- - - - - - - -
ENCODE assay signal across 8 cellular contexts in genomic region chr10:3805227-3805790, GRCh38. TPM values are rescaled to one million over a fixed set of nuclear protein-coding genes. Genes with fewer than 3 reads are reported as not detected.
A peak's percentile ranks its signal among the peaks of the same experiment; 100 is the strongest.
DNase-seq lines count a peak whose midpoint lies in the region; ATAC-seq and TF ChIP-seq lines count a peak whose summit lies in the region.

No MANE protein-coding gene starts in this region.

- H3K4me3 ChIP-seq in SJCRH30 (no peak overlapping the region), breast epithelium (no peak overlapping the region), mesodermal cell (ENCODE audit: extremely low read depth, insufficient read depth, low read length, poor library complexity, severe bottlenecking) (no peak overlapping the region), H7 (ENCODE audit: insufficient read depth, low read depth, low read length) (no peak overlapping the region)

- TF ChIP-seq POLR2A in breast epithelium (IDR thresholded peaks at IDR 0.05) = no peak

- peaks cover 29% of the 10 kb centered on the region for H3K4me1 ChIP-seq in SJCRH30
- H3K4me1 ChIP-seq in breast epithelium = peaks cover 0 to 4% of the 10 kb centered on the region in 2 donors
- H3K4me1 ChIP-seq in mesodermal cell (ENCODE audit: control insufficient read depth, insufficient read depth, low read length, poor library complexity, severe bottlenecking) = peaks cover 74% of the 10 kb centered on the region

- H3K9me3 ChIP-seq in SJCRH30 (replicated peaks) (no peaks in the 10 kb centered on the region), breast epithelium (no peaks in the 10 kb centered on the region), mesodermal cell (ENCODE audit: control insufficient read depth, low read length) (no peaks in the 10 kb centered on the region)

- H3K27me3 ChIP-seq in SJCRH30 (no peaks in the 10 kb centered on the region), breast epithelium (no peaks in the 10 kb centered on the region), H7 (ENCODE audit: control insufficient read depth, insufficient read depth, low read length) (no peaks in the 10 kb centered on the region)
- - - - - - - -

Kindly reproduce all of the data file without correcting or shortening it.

ENCODE assay signal across 8 cellular contexts in genomic region chr10:3805227-3805790, GRCh38. TPM values are rescaled to one million over a fixed set of nuclear protein-coding genes. Genes with fewer than 3 reads are reported as not detected.
A peak's percentile ranks its signal among the peaks of the same experiment; 100 is the strongest.
DNase-seq lines count a peak whose midpoint lies in the region; ATAC-seq and TF ChIP-seq lines count a peak whose summit lies in the region.

No MANE protein-coding gene starts in this region.

- H3K4me3 ChIP-seq in SJCRH30 (no peak overlapping the region), breast epithelium (no peak overlapping the region), mesodermal cell (ENCODE audit: extremely low read depth, insufficient read depth, low read length, poor library complexity, severe bottlenecking) (no peak overlapping the region), H7 (ENCODE audit: insufficient read depth, low read depth, low read length) (no peak overlapping the region)

- TF ChIP-seq POLR2A in breast epithelium (IDR thresholded peaks at IDR 0.05) = no peak

- peaks cover 29% of the 10 kb centered on the region for H3K4me1 ChIP-seq in SJCRH30
- H3K4me1 ChIP-seq in breast epithelium = peaks cover 0 to 4% of the 10 kb centered on the region in 2 donors
- H3K4me1 ChIP-seq in mesodermal cell (ENCODE audit: control insufficient read depth, insufficient read depth, low read length, poor library complexity, severe bottlenecking) = peaks cover 74% of the 10 kb centered on the region

- H3K9me3 ChIP-seq in SJCRH30 (replicated peaks) (no peaks in the 10 kb centered on the region), breast epithelium (no peaks in the 10 kb centered on the region), mesodermal cell (ENCODE audit: control insufficient read depth, low read length) (no peaks in the 10 kb centered on the region)

- H3K27me3 ChIP-seq in SJCRH30 (no peaks in the 10 kb centered on the region), breast epithelium (no peaks in the 10 kb centered on the region), H7 (ENCODE audit: control insufficient read depth, insufficient read depth, low read length) (no peaks in the 10 kb centered on the region)